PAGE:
Sony and Company Introduce TransferJet


I thought Sir Howard was supposed to put an end to this type of thing. Apparently not, as Sony is back with another proprietary technology. Making it worse, they are offering up a wireless technology to transfer video and image wirelessly, a market where there are seemingly PLENTY of standardized technologies to do just this. Sure, they’ve pushed a consortium around TransferJet [PR], at least giving this effort the appearance of an industry-wide effort, but in the end this looks and feels like classic Sony pushing an internally developed technology as a solution where there already is one.

After all, Wi-Fi is plenty capable of image and video transfer, as is next-generation Bluetooth. 802.11n will go up to 600 Mbps in raw throughput, and even ol’ 802.11g has plenty enough speed for file transfer. Bluetooth 3.0 (Seattle) is targeting 480 Mbps using UWB. From what I can tell, TransferJet’s main mission is file transfer, not live streaming to a device (though certainly that could be part of the intention of the group), but there is no reason Wi-Fi or Bluetooth can’t suffice.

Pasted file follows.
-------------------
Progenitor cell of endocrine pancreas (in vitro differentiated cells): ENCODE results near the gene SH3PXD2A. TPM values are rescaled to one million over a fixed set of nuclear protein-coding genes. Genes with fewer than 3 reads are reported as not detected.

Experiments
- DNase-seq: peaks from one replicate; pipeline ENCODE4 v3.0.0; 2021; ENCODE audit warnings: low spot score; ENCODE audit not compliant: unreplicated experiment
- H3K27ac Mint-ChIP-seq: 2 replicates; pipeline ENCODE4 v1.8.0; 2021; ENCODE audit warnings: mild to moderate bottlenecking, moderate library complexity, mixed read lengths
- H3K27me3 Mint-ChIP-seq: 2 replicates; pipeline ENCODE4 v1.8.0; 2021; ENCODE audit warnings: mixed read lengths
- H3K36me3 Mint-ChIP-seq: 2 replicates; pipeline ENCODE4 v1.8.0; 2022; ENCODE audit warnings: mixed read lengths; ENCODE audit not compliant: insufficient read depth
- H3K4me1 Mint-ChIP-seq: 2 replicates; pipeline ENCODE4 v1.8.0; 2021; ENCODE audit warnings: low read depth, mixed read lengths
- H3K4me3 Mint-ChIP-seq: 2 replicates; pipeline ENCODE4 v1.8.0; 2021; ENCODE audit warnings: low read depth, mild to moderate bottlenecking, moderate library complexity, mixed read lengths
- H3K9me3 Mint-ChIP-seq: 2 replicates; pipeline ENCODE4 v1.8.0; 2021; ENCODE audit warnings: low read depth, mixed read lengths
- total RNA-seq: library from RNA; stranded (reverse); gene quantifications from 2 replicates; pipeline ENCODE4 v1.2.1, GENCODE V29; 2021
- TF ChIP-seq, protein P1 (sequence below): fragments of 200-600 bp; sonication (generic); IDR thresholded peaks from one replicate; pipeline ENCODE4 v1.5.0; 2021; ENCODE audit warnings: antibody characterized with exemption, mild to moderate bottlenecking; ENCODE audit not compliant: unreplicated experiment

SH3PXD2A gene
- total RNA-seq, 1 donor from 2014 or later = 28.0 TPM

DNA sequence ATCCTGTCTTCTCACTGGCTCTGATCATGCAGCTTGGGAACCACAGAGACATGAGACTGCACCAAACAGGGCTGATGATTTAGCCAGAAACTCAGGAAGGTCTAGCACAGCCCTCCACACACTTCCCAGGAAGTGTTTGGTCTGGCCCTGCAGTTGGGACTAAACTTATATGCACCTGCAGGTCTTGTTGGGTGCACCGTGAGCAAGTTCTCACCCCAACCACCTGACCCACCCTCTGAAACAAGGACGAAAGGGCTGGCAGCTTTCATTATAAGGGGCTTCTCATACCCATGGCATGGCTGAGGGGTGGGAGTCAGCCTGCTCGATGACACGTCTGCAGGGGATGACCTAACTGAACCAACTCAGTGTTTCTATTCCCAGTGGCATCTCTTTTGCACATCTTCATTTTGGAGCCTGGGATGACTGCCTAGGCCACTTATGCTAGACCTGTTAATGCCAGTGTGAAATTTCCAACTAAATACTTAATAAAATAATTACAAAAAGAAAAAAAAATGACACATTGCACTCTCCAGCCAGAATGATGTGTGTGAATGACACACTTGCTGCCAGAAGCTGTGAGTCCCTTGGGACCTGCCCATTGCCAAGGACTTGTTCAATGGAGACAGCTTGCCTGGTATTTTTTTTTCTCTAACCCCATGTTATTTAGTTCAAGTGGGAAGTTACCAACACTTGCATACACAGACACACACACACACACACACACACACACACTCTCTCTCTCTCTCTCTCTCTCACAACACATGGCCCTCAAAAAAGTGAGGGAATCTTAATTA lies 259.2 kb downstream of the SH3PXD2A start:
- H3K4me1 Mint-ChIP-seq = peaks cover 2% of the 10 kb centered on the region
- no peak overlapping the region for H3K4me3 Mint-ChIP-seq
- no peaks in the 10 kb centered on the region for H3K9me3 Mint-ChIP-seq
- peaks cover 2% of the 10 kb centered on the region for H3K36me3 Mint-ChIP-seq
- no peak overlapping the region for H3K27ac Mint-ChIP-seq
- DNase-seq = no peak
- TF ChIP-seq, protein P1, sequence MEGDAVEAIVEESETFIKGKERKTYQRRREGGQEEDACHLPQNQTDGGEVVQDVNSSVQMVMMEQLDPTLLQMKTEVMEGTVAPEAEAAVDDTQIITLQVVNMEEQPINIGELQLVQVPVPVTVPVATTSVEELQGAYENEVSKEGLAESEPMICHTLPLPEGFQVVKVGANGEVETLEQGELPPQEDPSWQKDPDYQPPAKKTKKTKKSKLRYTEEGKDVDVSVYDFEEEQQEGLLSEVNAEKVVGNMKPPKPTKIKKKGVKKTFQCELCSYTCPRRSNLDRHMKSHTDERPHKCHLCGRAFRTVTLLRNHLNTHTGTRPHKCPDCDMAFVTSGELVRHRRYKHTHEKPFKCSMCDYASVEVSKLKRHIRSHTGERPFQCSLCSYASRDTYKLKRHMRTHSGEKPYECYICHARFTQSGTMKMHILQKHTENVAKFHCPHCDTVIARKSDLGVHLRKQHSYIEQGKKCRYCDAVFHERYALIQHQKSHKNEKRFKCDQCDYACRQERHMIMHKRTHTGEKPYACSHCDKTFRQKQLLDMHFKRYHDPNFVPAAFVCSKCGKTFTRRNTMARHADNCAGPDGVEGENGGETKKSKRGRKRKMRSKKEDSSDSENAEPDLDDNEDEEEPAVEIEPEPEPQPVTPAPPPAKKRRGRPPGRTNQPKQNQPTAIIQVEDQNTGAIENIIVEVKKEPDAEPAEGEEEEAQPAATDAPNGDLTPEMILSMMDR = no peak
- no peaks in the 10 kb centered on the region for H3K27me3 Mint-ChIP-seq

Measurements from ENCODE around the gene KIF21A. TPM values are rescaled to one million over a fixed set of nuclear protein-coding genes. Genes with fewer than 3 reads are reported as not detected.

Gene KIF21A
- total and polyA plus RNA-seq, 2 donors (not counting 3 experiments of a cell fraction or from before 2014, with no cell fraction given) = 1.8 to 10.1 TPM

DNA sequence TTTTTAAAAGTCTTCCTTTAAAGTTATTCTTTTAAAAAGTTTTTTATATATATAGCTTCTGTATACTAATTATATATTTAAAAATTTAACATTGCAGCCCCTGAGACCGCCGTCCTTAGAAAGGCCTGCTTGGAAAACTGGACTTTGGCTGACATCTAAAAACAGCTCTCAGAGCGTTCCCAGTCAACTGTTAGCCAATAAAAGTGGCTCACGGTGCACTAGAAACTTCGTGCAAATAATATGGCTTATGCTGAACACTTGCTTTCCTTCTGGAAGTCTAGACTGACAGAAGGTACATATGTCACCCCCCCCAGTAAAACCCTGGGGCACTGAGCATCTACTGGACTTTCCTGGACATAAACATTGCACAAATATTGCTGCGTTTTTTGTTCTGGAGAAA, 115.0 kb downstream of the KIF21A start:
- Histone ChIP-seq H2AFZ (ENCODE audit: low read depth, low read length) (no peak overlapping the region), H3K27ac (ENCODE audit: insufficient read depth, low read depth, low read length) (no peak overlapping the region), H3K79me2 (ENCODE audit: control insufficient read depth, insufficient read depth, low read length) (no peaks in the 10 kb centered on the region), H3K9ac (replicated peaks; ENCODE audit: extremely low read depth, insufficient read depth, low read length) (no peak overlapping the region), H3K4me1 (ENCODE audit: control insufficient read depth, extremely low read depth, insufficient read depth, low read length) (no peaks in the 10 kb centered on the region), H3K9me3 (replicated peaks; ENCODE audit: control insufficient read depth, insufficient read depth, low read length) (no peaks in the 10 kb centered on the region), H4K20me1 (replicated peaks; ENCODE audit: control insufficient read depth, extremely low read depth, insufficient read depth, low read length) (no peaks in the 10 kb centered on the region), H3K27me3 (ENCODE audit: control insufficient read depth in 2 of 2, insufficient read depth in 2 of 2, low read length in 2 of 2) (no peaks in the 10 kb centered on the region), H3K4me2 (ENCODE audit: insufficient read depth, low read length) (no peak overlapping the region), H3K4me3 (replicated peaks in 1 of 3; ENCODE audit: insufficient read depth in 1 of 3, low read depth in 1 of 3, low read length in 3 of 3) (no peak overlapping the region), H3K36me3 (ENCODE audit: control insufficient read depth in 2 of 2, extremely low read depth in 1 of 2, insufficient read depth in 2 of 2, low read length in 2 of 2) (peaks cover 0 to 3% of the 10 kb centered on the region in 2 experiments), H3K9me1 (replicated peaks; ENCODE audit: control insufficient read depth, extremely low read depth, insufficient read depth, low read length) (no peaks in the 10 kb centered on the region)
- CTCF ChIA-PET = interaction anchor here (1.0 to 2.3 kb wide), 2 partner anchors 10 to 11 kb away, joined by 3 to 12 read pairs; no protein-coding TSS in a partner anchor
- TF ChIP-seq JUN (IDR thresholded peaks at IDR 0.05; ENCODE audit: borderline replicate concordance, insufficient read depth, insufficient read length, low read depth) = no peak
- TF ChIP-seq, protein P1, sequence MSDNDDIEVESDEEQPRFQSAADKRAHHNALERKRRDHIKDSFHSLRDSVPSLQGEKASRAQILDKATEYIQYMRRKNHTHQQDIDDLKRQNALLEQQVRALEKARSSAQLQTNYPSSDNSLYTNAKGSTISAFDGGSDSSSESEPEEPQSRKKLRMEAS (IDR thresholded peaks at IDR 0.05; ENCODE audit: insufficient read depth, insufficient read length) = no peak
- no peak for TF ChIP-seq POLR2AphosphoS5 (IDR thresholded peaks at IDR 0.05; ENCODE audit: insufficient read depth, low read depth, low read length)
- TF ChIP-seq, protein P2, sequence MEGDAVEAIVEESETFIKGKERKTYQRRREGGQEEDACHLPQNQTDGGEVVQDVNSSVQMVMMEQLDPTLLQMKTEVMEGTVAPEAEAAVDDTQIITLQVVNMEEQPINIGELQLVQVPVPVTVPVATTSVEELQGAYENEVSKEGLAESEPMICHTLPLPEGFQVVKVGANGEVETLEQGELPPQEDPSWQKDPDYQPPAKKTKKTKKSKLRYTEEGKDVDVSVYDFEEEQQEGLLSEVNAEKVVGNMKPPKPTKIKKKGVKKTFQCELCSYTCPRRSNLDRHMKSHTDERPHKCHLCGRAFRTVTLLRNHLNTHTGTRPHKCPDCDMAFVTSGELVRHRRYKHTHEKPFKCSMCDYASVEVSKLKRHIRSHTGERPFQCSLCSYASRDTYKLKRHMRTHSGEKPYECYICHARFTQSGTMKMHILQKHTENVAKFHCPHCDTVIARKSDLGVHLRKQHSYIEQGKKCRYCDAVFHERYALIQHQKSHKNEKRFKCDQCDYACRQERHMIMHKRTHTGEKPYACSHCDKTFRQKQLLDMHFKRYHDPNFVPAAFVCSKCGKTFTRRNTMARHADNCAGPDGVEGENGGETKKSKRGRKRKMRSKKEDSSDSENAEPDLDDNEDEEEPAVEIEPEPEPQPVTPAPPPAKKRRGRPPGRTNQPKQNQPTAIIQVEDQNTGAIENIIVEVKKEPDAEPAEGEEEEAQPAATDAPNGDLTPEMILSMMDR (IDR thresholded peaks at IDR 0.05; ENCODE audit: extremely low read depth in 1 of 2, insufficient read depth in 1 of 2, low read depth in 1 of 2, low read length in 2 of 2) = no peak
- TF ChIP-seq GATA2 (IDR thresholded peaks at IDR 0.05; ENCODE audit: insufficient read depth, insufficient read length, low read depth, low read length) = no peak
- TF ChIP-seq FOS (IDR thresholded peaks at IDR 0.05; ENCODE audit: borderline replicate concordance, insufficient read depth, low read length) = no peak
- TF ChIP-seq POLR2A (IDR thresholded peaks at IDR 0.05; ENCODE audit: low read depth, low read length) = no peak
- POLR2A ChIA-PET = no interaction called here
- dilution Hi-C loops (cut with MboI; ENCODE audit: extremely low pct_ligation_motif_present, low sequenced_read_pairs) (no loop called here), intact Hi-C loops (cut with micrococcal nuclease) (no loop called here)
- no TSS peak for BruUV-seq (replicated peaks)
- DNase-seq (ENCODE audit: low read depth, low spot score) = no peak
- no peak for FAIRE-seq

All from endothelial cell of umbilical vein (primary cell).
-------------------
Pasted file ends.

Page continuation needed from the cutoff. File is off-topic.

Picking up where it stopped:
Boiled down, consumers want three basic features with wireless connection to image and video capture devices:

1. Playback on a screen
2. Transfer to a PC or media tank
3. Image upload to the Internet

No cameras do these functions very well today, and I don’t think a wholly new wireless PHY/MAC standard is what will get us there. These are, by and large, software problems, since the software stacks for easy image transfer and upload to online imaging services are not well built out. To that end, I think Sony and company would be better off making devices UPnP compliant, as well as work with Windows Connect Now Media Transfer Protocol.

Bottom line, there needs to be in industry approach for easy image transfer to online imaging services and social networks, not just to a single camera vendors imaging and print merchandising website. None of the camera vendors really do this well, and while I don’t think cameraphones are going to replace digicams (like was the fear back in 2004-5), as more consumers do image uploads to online services and to their social networks, the digicam vendors face being increasinly second choice so long at image quality from that new iPhone is passable.




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Filed in: Home Networking Gear, Industry Buzz